We saw an improvement within a couple of days. It took longer to find the supplemental formula that worked for her, as her intolerance, we learned, extended to soy, which is the case with many babies with dairy intolerance. She got a prescription, and at last, we had a happy, well-fed baby. Her charming personality could finally shine through the pain she’d been suffering.
My resolve to continue breastfeeding for a year remained strong, though I never came to love it. I had this feeling that my daughter and I had formed a pact, and I started to refer to it as ‘my year without lattes.’ Indeed, lattes were what I came to miss most. I made coffee at home in the French press everyday with a concoction of almond and coconut milk that I came to detest. I silently glared at people with takeaway coffee cups, so lucky to be drinking that hot, foamy goodness, unaware of how good they had it. My husband was nice enough to ask me permission to order pizza when we went out to eat once, which I of course granted, but that didn’t stop me from silently sending angry looks in the direction of that melty, melty, marvelous cheese. At our mother’s group potluck Christmas party, I almost ate a chicken salad sandwich, before I remembered that the bread probably had soy flour in it, and then hungrily stuck to the fruit plate for the rest of the festivities, unable to find anything else I deemed definitely safe. I faced guilt when I slipped up and accidentally ate something with hidden dairy or soy and my daughter’s tummy suffered.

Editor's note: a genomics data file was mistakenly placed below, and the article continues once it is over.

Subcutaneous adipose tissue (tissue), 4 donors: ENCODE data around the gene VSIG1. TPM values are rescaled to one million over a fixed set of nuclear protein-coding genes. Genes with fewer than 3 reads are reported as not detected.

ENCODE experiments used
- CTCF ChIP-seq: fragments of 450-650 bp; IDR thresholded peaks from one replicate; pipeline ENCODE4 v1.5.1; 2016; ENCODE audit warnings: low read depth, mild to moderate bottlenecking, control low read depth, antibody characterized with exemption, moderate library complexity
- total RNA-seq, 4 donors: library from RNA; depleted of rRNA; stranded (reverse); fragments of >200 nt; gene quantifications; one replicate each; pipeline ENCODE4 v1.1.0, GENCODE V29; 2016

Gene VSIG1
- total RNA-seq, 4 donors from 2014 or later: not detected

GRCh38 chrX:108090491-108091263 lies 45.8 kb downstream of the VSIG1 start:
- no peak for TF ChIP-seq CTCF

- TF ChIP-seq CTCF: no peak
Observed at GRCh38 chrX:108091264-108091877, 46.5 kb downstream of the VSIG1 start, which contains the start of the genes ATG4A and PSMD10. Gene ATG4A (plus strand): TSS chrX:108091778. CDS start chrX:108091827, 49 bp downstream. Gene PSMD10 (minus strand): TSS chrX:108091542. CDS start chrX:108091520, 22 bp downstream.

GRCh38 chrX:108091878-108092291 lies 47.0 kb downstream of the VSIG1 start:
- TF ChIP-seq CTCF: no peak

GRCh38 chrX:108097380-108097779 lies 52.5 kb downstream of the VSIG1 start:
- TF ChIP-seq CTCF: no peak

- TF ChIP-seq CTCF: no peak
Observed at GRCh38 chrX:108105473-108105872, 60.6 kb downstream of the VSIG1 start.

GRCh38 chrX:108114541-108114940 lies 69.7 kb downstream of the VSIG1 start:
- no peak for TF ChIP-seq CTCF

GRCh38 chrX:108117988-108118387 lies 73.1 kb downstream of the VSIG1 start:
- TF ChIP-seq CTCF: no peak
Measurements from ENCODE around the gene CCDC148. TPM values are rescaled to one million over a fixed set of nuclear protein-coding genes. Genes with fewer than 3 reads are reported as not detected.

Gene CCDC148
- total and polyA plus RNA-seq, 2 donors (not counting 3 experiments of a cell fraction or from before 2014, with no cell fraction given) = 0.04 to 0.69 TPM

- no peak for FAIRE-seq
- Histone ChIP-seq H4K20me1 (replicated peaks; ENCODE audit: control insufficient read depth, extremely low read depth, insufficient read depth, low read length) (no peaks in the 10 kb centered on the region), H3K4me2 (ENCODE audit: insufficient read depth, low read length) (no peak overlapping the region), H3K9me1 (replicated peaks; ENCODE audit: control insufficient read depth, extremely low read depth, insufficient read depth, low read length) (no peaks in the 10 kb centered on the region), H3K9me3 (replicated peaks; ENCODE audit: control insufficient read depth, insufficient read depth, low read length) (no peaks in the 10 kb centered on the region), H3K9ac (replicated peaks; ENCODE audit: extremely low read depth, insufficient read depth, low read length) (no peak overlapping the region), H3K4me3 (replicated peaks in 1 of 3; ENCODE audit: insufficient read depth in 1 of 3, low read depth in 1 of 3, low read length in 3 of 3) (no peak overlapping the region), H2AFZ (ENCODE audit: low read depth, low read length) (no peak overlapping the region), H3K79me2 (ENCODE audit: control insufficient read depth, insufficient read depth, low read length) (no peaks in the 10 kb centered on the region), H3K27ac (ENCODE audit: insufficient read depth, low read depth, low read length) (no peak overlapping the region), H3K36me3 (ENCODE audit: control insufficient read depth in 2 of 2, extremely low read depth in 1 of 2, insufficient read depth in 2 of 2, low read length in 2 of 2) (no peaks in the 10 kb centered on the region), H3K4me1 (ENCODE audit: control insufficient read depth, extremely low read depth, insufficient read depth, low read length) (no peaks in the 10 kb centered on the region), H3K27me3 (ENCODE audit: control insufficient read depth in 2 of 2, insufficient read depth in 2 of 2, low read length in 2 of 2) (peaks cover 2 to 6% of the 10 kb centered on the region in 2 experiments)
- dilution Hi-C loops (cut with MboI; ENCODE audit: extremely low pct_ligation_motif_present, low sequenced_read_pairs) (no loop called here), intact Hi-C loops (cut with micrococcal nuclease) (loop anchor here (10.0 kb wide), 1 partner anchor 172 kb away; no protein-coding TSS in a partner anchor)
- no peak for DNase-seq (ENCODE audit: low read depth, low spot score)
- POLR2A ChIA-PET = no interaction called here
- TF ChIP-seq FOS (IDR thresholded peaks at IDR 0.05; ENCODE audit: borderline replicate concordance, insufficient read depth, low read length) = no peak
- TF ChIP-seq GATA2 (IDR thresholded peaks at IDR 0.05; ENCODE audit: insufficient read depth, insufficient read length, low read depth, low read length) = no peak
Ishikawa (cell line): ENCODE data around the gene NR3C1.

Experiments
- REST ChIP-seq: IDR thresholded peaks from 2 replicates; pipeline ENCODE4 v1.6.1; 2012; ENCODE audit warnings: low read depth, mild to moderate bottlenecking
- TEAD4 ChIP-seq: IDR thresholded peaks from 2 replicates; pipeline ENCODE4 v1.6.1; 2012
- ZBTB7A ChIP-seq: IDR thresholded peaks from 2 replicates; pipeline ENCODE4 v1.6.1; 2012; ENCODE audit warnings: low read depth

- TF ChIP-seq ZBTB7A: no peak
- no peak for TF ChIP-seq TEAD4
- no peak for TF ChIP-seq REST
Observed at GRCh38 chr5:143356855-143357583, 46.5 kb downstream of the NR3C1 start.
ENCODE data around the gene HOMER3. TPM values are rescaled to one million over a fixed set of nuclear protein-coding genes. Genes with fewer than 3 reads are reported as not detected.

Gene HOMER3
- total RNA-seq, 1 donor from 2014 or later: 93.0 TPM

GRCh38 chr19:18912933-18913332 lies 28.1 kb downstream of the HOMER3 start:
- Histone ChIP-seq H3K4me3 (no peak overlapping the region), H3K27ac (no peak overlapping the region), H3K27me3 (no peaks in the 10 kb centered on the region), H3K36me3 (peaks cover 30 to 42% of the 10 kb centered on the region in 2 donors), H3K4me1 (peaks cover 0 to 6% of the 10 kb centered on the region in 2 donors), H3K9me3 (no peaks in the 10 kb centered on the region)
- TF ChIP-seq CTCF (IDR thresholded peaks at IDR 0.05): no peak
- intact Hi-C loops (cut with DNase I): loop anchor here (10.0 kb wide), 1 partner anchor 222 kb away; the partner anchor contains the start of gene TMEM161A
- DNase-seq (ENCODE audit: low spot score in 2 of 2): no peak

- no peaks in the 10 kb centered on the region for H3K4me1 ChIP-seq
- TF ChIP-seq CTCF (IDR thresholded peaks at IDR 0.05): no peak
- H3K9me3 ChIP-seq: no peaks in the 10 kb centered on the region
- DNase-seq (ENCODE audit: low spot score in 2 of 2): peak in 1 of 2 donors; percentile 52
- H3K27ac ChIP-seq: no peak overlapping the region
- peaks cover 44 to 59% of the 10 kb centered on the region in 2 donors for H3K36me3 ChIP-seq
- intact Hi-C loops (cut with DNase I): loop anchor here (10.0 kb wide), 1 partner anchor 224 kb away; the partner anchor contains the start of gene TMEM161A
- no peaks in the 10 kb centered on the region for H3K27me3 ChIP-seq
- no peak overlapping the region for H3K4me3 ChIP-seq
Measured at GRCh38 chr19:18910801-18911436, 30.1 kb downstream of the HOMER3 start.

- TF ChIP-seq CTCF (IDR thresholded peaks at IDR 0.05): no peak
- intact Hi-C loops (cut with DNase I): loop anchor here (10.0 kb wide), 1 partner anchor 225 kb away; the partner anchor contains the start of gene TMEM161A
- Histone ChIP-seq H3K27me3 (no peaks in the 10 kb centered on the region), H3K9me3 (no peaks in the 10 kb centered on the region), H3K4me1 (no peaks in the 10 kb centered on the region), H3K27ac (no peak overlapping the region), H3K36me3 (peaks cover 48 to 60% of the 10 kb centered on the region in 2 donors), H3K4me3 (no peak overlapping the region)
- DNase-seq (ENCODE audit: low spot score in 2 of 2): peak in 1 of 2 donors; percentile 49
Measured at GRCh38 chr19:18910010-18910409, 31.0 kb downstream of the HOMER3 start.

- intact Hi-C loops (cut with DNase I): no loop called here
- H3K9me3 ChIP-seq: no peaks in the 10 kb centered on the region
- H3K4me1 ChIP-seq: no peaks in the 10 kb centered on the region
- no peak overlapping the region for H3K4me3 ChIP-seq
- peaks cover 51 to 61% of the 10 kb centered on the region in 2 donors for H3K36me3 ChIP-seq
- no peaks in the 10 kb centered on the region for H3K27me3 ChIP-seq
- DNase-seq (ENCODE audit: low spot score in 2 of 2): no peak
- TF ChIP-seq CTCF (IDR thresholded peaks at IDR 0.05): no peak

Still, we carried on with the breastfeeding. We made it through the cracked nipples and then through the nipping stage when her first teeth arrived. Somehow we survived the boob-yanking phase, and I endured the bra strap popping-dental inspection-nose picking era. My girl and I were in this together, and we would get to our year.
Then, at 10 months old, my daughter got a cold. I got a cold. She lost interest in breastfeeding, turning her head away after a moment, and accepting only her bottle. This went on for a enough days that when I finally dragged my pump out, determined that I’d better get the situation under control, I found my supply basically gone. I did some research and thought for awhile about putting in the hard yards that it would take to get my supply back up for our last few weeks of feeding, but seeing that my daughter was perfectly happy and healthy with food and her bottle, I decided to follow her cues.
And so it was that my year without lattes suddenly turned into more like 8 months without lattes – a perfect metaphor to remind me that nothing in motherhood is going to work on the timetable I have set forth. I ate some pizza and an embarrassing amount of brie on my return to dairy, but I put off that first latte for some time, knowing that tipping back into my dear beverage was truly the end of the journey. It was a profound first sip, when I finally ordered one, a taste that spoke of more than frothy milk, but of my thriving baby, now closer to a toddler than an infant, and of the knowledge that I would give up anything for my little girl.
What’s the greatest sacrifice you’ve made for your children?